Journalist pinpoints the 'uncomfortable truth' behind the GOP effort to sink Biden nominee Neera Tanden

Journalist pinpoints the 'uncomfortable truth' behind the GOP effort to sink Biden nominee Neera Tanden

With so many Republicans railing against Neera Tanden — President Joe Biden's nominee to head the Office of Management and Budget — and centrist Democratic Sen. Joe Manchin of West Virginia having announced that he won't vote to confirm her, Tanden's chances of heading the OMB aren't looking good. At issue, Republicans say, are tweets Tanden posted in the past that were highly critical of Republicans. Journalist Jill Filipovic slams Tanden's opponents in an op-ed for the Washington Post, stressing that GOP senators are total hypocrites in light of all the inflammatory tweets that former President Donald Trump posted during his years in the White House.

"By wringing their hands over her supposedly mean tweets," Filipovic argues, "congressional Republicans have attempted to don the mantle of civility while remaining stooges to Donald Trump, the most boorish president in history, on Twitter and off. Their disingenuousness, and their apparent belief that they are very special snowflakes who deserve special deference, is at the heart of the movement to prevent her confirmation. But tweets really aren't what has put her nomination in peril — and it's not just Republicans imperiling her. Tanden, a highly qualified candidate to be Biden's budget director, is being swamped by a perfect storm of bipartisan hypocrisy."

Tanden, Filipovic notes, is the "kind of bootstraps personal story that conservatives usually cheer." She was born to immigrant parents and went on to attend Yale Law School before going on to head the Center for American Progress, a Democratic think tank — and Republicans, according to Filipovic, should admire Tanden's drive and ambition despite their policy differences with her.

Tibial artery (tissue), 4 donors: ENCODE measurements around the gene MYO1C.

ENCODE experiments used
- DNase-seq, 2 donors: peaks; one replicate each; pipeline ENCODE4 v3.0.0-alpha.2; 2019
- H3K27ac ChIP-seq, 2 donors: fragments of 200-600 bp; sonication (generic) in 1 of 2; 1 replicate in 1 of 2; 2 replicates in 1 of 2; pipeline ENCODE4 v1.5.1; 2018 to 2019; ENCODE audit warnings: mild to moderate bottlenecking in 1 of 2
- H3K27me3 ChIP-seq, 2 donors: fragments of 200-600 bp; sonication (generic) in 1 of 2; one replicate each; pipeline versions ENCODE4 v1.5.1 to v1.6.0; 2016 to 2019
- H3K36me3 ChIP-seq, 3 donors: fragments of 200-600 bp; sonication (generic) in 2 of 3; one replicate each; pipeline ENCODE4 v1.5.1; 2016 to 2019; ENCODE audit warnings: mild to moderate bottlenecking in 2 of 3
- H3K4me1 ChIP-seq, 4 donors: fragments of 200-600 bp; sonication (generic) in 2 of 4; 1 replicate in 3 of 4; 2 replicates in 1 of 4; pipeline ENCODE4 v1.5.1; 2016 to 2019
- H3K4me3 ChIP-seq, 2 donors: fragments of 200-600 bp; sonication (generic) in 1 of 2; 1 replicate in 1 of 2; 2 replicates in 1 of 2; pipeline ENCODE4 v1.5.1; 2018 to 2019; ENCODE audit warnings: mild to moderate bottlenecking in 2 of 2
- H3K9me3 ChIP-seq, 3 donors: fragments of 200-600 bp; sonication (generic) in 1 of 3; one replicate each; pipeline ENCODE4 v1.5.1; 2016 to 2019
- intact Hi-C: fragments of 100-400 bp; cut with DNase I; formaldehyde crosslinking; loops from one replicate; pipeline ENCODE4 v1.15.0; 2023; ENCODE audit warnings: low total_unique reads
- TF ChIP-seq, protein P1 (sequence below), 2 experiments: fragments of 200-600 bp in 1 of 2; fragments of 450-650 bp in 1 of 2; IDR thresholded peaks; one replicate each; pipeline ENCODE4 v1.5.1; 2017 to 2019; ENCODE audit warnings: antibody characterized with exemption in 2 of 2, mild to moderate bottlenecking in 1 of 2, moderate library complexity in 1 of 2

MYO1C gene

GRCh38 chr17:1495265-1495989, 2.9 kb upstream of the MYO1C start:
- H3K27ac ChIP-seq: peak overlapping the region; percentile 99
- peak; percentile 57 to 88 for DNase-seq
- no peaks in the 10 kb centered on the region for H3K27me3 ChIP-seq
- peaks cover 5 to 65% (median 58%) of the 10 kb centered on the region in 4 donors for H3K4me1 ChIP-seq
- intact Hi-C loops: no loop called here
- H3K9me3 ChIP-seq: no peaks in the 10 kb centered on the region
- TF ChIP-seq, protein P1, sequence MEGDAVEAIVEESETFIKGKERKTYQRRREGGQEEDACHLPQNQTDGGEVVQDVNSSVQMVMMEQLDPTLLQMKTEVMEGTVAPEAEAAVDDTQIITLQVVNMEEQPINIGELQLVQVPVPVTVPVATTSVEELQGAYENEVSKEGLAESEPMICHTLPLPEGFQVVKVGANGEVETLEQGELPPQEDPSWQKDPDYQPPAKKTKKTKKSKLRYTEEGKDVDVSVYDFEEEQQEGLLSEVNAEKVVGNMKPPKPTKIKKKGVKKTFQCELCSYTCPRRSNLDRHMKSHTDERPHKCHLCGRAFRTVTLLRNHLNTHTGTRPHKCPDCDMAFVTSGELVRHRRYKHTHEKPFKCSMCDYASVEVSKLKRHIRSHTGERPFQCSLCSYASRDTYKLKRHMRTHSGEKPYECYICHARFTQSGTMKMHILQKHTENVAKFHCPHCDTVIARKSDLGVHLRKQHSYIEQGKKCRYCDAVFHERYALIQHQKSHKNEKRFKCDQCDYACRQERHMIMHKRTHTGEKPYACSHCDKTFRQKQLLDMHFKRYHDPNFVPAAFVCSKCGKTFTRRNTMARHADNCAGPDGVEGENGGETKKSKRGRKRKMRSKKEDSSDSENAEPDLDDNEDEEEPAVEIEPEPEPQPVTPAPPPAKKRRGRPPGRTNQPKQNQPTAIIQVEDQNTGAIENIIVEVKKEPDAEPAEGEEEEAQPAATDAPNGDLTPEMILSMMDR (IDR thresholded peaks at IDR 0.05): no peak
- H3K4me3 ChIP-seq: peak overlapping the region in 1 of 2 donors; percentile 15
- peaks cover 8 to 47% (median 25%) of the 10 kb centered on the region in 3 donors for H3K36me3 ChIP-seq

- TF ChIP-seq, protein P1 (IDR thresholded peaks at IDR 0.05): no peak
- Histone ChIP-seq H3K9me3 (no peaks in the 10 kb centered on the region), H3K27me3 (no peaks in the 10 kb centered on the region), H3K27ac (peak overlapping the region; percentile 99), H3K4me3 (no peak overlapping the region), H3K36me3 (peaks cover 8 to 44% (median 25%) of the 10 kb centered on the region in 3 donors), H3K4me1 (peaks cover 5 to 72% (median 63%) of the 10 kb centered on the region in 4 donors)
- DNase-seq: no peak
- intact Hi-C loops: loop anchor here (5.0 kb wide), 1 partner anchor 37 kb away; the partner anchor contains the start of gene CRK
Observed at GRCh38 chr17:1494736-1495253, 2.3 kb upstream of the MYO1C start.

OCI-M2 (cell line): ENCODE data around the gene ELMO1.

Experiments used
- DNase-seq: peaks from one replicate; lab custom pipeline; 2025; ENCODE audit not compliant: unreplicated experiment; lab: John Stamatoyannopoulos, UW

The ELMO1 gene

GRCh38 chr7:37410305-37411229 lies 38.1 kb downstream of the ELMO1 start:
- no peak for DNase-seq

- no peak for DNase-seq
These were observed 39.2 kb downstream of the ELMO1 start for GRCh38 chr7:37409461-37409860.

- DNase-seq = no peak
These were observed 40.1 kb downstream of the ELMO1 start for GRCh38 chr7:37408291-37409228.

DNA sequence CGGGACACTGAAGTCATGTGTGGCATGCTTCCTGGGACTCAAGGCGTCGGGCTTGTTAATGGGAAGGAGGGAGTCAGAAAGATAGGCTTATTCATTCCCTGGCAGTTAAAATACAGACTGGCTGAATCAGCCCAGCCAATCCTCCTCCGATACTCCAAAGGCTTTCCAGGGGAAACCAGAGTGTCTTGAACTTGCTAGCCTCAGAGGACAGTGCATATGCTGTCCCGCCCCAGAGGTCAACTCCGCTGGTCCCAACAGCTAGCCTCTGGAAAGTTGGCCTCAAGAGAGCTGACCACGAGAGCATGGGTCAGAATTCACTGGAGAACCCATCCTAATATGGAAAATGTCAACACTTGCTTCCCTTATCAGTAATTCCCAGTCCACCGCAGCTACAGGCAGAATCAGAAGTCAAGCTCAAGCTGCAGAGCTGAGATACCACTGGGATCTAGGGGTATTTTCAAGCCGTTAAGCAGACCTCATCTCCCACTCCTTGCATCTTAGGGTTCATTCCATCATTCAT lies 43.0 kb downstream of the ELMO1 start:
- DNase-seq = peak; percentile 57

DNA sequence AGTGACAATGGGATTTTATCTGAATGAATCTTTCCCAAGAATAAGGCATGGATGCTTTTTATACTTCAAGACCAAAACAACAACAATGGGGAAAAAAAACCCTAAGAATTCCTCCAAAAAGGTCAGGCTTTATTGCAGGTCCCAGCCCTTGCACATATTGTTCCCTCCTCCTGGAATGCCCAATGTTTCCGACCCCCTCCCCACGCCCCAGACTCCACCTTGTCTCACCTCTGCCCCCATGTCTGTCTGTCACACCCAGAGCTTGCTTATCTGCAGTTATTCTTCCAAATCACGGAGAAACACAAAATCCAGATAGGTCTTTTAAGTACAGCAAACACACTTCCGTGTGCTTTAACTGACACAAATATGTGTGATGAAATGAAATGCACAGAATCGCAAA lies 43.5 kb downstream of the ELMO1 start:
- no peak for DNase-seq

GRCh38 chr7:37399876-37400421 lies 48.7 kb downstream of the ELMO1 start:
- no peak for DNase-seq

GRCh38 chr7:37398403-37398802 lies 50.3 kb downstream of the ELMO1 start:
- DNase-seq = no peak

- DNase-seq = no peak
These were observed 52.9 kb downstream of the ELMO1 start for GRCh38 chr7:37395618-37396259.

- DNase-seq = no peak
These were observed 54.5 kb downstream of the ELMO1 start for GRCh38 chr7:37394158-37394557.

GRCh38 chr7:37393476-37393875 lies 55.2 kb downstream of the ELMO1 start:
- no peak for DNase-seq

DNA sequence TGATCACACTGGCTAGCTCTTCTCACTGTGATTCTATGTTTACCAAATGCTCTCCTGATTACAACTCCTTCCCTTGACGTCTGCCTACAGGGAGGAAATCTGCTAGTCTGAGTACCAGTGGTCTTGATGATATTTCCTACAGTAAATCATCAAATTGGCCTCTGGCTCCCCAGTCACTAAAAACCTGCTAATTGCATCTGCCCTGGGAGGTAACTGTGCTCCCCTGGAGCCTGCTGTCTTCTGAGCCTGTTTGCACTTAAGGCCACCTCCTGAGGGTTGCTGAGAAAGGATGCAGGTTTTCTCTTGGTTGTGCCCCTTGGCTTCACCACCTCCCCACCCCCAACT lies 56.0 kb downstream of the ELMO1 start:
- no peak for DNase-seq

"Even a moderate Republican such as Sen. Susan Collins (Maine) says she won't vote to confirm Tanden, based in part on her 'temperament,'" Filipovic laments. "Manchin, the first Democrat to announce that he would withhold support, cited Tanden's 'public statements and tweets' and 'overtly partisan statements'…. Concern about Tanden's tweets is rich, coming from Collins and other Republicans, whose party is in thrall to a former president who was banned from Twitter — and from Manchin, who voted to confirm several of Trump's most acerbic nominees."

Filipovic notes that "caustic tweets….. didn't stop Richard Grenell from becoming Trump's ambassador to Germany" or prevent most House Republicans from voting to let far-right Rep. Marjorie Taylor Greene of Georgia keep her committee assignments.

"By her own admission," Filipovic writes, "Tanden has let some harsh tweets fly. But she has apologized, while many ill-mannered Republicans haven't. When it comes to civility, Republicans simply raise the floor for Democrats, as they allow members of their own party to sink ever lower. What stands out most from Tanden's confirmation hearings isn't what she's tweeted, but the hypocrisy of Republicans reaching for their smelling salts."

Another factor, the journalist adds, is sexism.

"So far, Biden is sticking with her," Filipovic writes. "But this episode reveals an uncomfortable truth: As long as we expect women to be accommodating while rewarding male leaders who are aggressive and even cantankerous, 'temperament,' exemplified by some impolitic tweets, will remain an embarrassing and transparent justification for keeping women out of power."

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